Agricultural Issues - Raising Goats

Folks who keep goats have realized that a goat or two will give them four-legged mowers for the fields, fertilizer for the garden and inexpensive dairy products. Buy two of them because they like to hang out together.

There are five basic breeds of dairy goats:

  • Toggenburgs - brown, deer-like goats with stripes on their faces. Good milk producers.
  • French Alpine - many different colorations, good milk producers.
  • Saanens - large, creamy white goats from Switzerland. Excellent milk producers.
  • Nubians - large, short-haired goats with Roman noses and long, floppy ears. They give less milk but it's higher in butterfat.
  • La Mancha - a goat with tiny ears, generally good milk producers.

For a small operation, look for "grade" does (part purebred, part crossbred). If you buy them young you'll get a chance to know them before you have to start milking them. And you don't need a billy goat in a small herd. If you want to breed your does, take them to a billy who lives somewhere else.

A 7 foot high barn will conserve their body heat. A goat can tolerate low temperatures but damp floors and icy drafts will cut her milk production. Southern exposure will help keep the barn warm in the winter. In the summer, give them a light-colored interior and adequate ventilation to keep the flies down. The floor should be concrete or wood so it's easy to clean. You'll need a good supply of straw, haw or sawdust for bedding. Each goat needs about 3 square feet of floor space and each stall needs an overhead manger for feeding hay. Stall walls should be 48-50 inches high. You'll want to lay all this out so that manure removal is easy.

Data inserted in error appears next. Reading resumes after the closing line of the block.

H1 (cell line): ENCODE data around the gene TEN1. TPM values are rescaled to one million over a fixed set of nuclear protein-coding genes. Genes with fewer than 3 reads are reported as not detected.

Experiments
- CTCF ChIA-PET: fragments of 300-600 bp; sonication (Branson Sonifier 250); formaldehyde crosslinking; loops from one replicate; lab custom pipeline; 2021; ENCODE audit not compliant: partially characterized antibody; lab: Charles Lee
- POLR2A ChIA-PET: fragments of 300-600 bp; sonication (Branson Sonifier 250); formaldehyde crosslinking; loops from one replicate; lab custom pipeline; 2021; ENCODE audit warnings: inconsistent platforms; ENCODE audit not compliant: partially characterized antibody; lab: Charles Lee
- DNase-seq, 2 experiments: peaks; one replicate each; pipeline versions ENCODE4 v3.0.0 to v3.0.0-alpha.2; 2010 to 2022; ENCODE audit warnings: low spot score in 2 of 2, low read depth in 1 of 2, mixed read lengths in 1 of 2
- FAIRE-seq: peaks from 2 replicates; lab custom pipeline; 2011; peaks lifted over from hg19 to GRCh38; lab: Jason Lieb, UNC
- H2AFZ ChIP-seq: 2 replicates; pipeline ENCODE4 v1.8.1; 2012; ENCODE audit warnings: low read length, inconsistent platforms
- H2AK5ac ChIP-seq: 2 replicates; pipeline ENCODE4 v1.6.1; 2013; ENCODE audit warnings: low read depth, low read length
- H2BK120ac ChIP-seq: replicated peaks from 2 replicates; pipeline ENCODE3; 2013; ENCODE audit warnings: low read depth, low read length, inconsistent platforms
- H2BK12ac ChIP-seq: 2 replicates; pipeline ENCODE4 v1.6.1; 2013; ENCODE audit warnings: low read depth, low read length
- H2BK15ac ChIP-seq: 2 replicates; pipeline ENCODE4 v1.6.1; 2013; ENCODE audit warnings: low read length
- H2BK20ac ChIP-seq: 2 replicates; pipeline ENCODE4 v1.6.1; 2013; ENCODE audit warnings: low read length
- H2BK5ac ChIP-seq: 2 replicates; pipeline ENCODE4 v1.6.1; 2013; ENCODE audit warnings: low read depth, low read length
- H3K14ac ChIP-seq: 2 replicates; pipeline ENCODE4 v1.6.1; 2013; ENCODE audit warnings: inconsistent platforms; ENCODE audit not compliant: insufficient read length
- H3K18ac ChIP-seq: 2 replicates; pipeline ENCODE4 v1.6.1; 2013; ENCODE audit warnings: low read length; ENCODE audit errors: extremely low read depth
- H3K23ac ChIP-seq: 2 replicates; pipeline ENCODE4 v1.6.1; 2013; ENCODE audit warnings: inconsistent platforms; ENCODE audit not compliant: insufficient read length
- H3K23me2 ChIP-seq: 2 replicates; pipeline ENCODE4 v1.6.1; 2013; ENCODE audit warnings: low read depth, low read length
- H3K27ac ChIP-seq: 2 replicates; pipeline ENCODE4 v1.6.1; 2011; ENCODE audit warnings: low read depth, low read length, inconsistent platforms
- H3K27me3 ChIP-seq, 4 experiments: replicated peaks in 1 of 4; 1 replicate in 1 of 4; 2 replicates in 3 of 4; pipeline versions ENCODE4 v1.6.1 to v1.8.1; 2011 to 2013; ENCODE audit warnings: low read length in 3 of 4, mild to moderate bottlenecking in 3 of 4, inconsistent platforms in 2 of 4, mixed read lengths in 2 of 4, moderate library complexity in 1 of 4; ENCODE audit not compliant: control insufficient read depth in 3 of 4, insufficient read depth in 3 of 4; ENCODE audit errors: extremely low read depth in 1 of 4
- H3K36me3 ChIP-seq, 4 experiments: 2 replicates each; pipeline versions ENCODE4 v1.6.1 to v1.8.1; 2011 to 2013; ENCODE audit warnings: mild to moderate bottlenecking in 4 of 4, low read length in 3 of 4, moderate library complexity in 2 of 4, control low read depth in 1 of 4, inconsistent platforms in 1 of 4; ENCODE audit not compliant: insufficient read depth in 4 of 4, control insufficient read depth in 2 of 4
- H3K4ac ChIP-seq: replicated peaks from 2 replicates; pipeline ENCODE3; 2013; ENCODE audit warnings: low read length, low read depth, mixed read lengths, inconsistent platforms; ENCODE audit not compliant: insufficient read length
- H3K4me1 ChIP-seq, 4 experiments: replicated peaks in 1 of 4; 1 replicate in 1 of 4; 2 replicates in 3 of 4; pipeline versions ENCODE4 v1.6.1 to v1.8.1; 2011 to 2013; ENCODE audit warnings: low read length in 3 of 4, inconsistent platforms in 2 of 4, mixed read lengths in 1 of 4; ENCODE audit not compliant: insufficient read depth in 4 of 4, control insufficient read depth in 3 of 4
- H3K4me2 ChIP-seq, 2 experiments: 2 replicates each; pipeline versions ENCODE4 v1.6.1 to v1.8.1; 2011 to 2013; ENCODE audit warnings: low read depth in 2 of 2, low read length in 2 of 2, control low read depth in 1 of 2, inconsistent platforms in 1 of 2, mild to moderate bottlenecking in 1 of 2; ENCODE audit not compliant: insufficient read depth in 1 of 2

Goats also need to hike around and browse regularly. They can be tethered (to a small metal stake driven into the ground with a round metal swivel on top) or let loose in a pasture. For the pasture, fence it with a five foot stock fence. Goats also like to perch on high places so try to include some rock formations or ledge outcropping within the pasture.

Spring, summer and fall, they will browse on any bark, grass, leaves, or weeds they can get to. They will also need a good dairy grain (14-16 percent protein), fed morning and evening. Milking goats need about 1 pound of grain for every 3 pounds of milk produced. A pregnant but dry doe should have 1.5 pounds of grain daily. Kids and yearlings need less. Good quality hay is also essential: feed them morning and evening. Goats also like lots of fresh, warm water in the summer and hot water in the winter. A salt block is also a very good idea.

A milking goat produces 3-4 quarts of milk per day. Goat milk is very easily digested and is hard to tell apart from cow's milk. As with all dairy animals, you'll need to breed your does once a year to keep the milk coming. If your does are grade does, you can improve your stock by breeding them to the purebred bucks they most resemble. Most does are ready to breed at 18 months. Kids will be born 5 months after conception. Does should be dry for 2 months prior to giving birth and you'll want to be on hand for the happy occasion in case there are complications. Once you go through this cycle, you will really enjoy the next 8-10 months of drinking nature's most delicious milk. logo
Text Copyright © by All rights reserved.